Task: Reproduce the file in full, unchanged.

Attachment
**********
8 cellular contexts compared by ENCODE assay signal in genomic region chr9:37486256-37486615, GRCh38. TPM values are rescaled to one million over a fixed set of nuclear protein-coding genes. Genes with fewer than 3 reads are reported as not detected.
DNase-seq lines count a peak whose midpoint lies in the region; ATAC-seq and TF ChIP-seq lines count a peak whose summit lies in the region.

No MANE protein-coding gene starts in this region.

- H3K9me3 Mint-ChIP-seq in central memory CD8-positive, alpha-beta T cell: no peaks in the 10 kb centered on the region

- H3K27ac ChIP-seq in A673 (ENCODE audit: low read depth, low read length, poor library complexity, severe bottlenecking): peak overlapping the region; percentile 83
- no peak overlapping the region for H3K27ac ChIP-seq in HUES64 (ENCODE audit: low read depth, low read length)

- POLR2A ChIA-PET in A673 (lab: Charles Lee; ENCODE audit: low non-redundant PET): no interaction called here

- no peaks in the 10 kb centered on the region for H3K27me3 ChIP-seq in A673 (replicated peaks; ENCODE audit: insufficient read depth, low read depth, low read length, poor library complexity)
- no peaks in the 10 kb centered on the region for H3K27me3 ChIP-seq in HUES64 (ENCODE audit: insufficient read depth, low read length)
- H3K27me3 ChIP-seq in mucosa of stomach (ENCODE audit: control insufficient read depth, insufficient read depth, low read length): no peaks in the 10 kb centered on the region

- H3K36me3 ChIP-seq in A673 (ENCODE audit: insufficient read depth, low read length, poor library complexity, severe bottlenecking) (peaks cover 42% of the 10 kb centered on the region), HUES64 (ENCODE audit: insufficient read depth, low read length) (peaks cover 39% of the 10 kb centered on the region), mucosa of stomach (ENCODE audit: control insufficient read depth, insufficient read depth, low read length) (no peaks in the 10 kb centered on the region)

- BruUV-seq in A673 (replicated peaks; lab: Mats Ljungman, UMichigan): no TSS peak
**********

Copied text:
8 cellular contexts compared by ENCODE assay signal in genomic region chr9:37486256-37486615, GRCh38. TPM values are rescaled to one million over a fixed set of nuclear protein-coding genes. Genes with fewer than 3 reads are reported as not detected.
DNase-seq lines count a peak whose midpoint lies in the region; ATAC-seq and TF ChIP-seq lines count a peak whose summit lies in the region.

No MANE protein-coding gene starts in this region.

- H3K9me3 Mint-ChIP-seq in central memory CD8-positive, alpha-beta T cell: no peaks in the 10 kb centered on the region

- H3K27ac ChIP-seq in A673 (ENCODE audit: low read depth, low read length, poor library complexity, severe bottlenecking): peak overlapping the region; percentile 83
- no peak overlapping the region for H3K27ac ChIP-seq in HUES64 (ENCODE audit: low read depth, low read length)

- POLR2A ChIA-PET in A673 (lab: Charles Lee; ENCODE audit: low non-redundant PET): no interaction called here

- no peaks in the 10 kb centered on the region for H3K27me3 ChIP-seq in A673 (replicated peaks; ENCODE audit: insufficient read depth, low read depth, low read length, poor library complexity)
- no peaks in the 10 kb centered on the region for H3K27me3 ChIP-seq in HUES64 (ENCODE audit: insufficient read depth, low read length)
- H3K27me3 ChIP-seq in mucosa of stomach (ENCODE audit: control insufficient read depth, insufficient read depth, low read length): no peaks in the 10 kb centered on the region

- H3K36me3 ChIP-seq in A673 (ENCODE audit: insufficient read depth, low read length, poor library complexity, severe bottlenecking) (peaks cover 42% of the 10 kb centered on the region), HUES64 (ENCODE audit: insufficient read depth, low read length) (peaks cover 39% of the 10 kb centered on the region), mucosa of stomach (ENCODE audit: control insufficient read depth, insufficient read depth, low read length) (no peaks in the 10 kb centered on the region)

- BruUV-seq in A673 (replicated peaks; lab: Mats Ljungman, UMichigan): no TSS peak